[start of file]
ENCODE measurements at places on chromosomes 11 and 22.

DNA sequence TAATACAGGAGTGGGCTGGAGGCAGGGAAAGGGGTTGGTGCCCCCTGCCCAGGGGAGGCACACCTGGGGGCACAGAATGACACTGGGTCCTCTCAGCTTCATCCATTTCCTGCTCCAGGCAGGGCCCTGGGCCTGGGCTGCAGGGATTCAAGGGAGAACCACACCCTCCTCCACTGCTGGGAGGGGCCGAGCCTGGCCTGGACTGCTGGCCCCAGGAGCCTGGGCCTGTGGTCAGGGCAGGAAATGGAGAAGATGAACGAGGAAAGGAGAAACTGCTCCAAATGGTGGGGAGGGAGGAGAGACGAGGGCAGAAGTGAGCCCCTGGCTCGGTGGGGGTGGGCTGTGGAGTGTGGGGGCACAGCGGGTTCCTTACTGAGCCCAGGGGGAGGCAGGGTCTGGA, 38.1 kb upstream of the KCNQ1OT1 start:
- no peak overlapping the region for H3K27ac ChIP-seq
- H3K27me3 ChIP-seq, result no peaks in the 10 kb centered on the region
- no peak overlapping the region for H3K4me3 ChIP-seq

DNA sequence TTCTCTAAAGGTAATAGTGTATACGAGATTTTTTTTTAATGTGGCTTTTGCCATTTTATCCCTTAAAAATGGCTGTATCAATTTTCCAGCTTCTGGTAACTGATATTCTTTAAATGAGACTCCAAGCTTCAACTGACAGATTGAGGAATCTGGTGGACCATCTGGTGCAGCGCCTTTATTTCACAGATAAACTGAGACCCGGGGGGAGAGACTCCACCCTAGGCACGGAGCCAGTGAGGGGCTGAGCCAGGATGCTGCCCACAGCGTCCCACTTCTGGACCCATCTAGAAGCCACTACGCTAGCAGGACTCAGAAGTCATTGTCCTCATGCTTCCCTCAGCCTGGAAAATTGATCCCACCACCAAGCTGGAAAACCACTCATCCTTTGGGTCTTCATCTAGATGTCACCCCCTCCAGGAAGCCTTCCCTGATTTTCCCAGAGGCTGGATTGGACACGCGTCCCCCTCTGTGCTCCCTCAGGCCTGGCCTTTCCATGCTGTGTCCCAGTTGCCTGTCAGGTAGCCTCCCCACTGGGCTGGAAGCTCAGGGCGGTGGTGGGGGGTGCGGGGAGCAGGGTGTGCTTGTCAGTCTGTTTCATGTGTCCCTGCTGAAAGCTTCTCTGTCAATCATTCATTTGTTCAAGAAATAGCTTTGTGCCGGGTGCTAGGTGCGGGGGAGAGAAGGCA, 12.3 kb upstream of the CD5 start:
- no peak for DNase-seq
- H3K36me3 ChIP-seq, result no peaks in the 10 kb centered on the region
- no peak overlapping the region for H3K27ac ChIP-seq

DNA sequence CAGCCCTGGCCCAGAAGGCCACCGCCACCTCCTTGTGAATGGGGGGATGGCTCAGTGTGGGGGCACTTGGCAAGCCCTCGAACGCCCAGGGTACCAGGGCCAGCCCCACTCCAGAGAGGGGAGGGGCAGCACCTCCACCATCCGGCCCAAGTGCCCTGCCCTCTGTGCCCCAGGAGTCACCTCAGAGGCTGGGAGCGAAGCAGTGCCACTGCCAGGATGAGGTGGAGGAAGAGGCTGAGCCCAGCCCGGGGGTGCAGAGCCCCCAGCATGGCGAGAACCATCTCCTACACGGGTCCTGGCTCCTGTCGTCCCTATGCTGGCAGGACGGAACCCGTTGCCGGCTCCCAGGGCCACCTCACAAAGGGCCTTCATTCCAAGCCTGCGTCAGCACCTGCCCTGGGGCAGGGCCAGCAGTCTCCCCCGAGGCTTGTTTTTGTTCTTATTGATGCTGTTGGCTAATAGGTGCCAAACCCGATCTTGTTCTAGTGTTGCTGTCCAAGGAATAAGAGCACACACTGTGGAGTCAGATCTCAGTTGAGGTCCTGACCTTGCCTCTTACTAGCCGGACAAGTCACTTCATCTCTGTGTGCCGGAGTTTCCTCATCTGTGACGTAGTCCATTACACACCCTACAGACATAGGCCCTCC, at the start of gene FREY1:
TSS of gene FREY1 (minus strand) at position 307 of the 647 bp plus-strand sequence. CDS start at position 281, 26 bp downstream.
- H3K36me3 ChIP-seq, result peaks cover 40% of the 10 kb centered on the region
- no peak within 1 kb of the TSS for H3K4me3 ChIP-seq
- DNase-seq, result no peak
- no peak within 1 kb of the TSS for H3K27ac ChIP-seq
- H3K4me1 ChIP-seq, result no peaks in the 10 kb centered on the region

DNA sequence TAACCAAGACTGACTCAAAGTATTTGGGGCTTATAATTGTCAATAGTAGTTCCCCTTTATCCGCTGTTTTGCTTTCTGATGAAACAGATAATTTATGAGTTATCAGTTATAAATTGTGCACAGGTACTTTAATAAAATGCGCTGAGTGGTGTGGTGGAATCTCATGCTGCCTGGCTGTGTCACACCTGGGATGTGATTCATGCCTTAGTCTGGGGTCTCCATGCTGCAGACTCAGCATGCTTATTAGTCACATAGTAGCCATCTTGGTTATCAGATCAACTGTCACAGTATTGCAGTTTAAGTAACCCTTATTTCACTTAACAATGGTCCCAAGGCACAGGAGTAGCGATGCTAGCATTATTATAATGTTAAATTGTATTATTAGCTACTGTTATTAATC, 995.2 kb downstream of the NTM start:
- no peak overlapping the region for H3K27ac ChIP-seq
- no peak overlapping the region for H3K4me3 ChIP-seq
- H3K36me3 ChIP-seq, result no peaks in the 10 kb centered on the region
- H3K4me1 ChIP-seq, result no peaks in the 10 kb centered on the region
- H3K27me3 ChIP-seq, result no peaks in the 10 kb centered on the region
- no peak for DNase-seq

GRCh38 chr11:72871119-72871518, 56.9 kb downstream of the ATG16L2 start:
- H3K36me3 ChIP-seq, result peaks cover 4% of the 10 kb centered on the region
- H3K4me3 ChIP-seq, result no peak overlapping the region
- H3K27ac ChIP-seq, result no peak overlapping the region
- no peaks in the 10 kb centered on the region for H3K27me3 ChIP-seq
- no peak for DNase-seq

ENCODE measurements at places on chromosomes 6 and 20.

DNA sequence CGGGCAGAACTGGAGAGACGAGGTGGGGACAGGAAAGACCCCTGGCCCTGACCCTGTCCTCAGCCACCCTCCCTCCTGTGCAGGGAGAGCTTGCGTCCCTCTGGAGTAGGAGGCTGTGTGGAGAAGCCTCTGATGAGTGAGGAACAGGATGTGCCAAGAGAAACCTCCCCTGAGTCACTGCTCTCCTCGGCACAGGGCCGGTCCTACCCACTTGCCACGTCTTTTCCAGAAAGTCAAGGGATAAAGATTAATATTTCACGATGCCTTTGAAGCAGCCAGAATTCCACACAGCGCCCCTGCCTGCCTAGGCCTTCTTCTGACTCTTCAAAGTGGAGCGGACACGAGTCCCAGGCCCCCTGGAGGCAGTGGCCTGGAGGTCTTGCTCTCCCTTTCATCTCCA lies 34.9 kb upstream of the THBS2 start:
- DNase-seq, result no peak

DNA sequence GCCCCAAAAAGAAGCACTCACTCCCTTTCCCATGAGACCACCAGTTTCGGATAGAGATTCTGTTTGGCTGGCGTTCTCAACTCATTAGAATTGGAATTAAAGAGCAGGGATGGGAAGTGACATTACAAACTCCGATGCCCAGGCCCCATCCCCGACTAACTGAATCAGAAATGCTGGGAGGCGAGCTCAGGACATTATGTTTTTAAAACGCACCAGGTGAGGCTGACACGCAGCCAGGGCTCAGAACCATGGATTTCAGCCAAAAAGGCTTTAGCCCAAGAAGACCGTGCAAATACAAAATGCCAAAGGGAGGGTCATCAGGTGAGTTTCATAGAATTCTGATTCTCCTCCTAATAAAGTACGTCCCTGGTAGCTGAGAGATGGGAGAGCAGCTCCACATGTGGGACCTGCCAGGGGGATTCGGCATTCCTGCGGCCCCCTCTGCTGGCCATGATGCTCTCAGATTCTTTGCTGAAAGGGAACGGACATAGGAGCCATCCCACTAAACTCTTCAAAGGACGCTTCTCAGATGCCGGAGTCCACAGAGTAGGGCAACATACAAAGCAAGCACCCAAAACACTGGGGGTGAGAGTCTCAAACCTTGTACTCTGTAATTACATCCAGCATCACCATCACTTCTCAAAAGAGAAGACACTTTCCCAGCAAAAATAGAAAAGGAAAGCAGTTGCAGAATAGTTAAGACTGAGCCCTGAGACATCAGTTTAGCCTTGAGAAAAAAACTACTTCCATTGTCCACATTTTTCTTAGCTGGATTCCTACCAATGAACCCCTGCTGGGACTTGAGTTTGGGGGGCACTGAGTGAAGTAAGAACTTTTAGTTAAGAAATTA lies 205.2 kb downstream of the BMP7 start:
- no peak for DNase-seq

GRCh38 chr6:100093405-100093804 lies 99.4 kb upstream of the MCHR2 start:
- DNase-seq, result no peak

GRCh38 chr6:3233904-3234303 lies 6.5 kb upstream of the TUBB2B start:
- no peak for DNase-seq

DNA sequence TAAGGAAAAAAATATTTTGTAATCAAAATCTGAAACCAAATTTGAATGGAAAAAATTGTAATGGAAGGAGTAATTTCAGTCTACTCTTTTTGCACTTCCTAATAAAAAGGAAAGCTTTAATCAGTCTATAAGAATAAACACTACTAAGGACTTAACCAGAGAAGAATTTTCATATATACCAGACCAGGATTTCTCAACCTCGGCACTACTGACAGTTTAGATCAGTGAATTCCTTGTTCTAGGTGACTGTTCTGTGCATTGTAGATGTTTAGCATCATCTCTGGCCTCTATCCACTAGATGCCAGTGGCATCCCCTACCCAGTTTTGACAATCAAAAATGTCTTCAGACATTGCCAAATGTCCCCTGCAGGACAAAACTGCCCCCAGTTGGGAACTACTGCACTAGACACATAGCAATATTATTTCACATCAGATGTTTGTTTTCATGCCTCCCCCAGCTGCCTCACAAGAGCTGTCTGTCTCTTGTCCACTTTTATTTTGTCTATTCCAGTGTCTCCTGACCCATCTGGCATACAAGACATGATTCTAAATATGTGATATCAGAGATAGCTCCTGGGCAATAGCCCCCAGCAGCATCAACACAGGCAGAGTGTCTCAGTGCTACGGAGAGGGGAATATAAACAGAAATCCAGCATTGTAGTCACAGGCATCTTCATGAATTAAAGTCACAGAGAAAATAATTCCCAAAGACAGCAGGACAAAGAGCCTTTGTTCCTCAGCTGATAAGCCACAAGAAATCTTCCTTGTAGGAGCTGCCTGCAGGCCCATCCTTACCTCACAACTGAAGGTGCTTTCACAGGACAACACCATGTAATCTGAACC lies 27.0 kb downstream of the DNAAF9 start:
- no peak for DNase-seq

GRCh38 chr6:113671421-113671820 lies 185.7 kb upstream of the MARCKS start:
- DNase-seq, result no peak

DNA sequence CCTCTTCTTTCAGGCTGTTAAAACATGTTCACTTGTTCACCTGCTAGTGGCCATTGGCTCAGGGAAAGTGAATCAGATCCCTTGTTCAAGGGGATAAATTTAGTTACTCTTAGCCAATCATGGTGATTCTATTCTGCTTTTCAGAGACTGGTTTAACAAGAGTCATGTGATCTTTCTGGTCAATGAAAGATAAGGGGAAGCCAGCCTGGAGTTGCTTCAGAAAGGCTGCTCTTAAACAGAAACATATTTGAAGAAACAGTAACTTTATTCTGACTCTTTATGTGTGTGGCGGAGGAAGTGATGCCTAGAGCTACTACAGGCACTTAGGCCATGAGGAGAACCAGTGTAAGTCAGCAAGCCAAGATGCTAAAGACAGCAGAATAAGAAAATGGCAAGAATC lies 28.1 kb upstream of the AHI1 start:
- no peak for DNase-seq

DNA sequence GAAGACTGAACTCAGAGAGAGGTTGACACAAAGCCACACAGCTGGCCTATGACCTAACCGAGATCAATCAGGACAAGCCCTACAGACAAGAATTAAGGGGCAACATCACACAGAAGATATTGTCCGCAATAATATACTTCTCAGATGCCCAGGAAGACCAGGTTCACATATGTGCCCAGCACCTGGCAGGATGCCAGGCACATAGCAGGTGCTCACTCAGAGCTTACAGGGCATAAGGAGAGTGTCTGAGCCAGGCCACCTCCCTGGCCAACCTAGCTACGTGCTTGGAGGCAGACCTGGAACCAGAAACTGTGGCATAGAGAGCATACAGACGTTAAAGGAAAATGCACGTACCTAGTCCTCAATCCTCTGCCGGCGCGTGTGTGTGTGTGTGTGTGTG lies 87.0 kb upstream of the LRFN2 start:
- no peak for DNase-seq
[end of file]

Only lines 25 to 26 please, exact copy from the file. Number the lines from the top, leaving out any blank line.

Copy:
- H3K36me3 ChIP-seq, result peaks cover 4% of the 10 kb centered on the region
- H3K4me3 ChIP-seq, result no peak overlapping the region